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Janet Mills says she'll sign paid family and medical leave bill

Gov. Janet Mills delivers her State of the Budget address, Tuesday, Feb. 14, 2023, at the State House in Augusta, Maine.
Robert F. Bukaty
/
AP file
Gov. Janet Mills delivers her State of the Budget address, Tuesday, Feb. 14, 2023, at the State House in Augusta, Maine.

Democratic Gov. Janet Mills announced Thursday that she’ll sign a sweeping paid family leave bill that recently cleared the Legislature.

Describing the proposal as imperfect but a good balance between Maine workers and employers, Mills’ announcement ends months of speculation about her intentions one of Democrats’ leading legislative priorities.

Business groups have opposed the measure, saying it’s more generous than leave programs in other New England states and that it will exacerbate absenteeism and workforce shortages.

They had held out hope that Mills would either craft a compromise or veto the measure.

But Mills says the bill addressed many of her concerns, providing modest worker benefits and financial stability. She says stakeholders have worked for months to make the leave program possible for employers, including accommodating seasonal employment and lowering the possible replacement wage.

"Those kinds of things made it more acceptable in my view, and more acceptable, I think, in the view of many businesses. We got everybody at the table. A lot of people at the table. And we had good brainstorming sessions that accomplished these compromise measures in that bill," Mills says.

Emily Ingwersen, who owns a small construction company, was on the commission to develop the benefits program. She said she's disappointed that the final bill includes compromises that reduce the amount of paid leave and benefit allotments, but said she's glad that it provides an option for many employers and employees that have no safety net now.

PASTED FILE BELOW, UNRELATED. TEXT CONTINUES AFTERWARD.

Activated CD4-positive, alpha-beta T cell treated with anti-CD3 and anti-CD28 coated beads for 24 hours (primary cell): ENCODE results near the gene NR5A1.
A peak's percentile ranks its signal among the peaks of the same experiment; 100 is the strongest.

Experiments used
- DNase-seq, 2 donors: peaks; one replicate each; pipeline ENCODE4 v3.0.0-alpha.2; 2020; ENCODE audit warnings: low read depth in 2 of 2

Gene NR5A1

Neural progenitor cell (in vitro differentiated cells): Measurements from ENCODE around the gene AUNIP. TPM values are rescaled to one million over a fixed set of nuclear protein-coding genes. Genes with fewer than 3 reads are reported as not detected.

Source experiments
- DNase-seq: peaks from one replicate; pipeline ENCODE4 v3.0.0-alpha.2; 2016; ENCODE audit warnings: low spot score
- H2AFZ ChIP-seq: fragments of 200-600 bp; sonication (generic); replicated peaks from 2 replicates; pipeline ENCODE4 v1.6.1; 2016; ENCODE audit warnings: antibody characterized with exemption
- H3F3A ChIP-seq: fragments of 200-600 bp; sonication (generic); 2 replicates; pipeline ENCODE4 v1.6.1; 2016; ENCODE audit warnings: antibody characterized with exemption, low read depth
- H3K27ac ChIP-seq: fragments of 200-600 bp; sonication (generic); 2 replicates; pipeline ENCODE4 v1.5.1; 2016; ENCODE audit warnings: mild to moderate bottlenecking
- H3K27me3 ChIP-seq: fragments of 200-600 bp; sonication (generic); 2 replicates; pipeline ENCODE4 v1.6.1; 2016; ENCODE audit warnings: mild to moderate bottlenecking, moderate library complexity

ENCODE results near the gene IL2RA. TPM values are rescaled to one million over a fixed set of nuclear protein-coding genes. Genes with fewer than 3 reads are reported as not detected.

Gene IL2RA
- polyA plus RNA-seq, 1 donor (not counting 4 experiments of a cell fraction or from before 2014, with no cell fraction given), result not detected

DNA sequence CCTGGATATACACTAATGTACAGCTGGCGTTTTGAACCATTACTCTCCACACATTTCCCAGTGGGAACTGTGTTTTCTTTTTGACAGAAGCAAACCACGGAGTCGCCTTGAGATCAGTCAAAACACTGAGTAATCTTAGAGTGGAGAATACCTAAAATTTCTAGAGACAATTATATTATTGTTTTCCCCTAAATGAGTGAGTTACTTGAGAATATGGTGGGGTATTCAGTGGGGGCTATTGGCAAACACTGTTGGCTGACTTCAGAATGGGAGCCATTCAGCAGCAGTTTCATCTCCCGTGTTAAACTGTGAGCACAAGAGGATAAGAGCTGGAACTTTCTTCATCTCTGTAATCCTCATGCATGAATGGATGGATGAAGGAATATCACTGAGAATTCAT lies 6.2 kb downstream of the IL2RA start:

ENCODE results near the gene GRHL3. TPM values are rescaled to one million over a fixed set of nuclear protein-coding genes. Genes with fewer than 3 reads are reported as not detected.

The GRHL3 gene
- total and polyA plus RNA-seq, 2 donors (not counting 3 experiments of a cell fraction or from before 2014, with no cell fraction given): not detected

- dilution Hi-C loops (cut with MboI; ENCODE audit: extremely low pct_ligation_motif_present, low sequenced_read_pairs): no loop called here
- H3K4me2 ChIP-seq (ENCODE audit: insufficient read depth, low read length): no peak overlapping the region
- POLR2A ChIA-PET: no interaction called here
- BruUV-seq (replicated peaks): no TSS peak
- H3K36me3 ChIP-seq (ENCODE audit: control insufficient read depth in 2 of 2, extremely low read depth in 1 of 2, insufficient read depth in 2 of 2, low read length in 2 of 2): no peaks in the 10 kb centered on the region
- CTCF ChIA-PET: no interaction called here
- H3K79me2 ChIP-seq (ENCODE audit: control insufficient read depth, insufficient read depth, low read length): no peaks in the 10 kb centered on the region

"Folks who are self-employed have an option to opt into this program," she said. "I've seen carpenters, plumbers, electricians who have had to work through injuries and life challenges. So I think a lot of self-employed people will opt in because it's quite affordable."

Ingwersen said she also believes that low-income earners should receive 100% of their pay in the leave program.

Selecca Bulgar-Medina, director of the Maine Small Business Coalition, said she has been doing outreach with small business owners throughout the state about the measure and has cleared up misinformation about its potential benefits.

"Small businesses are losing their valued employees and, in some cases, depending on the seriousness on the reason for leave, leave the workforce entirely. So paid leave actually helps provide some financial stability and structure for businesses and employees to weather those challenging times," she said.

Business groups who oppose paid family and medical leave say their concerns were not considered in the final version of the bill and they believe it will result in new costs and workplace difficulties for many of Maine's 28,000 small businesses.

"Small business owners do provide leave to employees," said David Clough, state director of the National Federation of Independent Business. "Not in a way this law contemplates. I would say just about every employer in Maine is going to be hit with new costs and new workplace difficulties because of this new law."

The program is funded by a payroll tax split evenly between workers and employers that won’t be collected until 2025.

State startup costs are $25 million and included in a bipartisan spending bill expected to be approved next week.

Journalist Steve Mistler is Maine Public’s chief politics and government correspondent. He is based at the State House.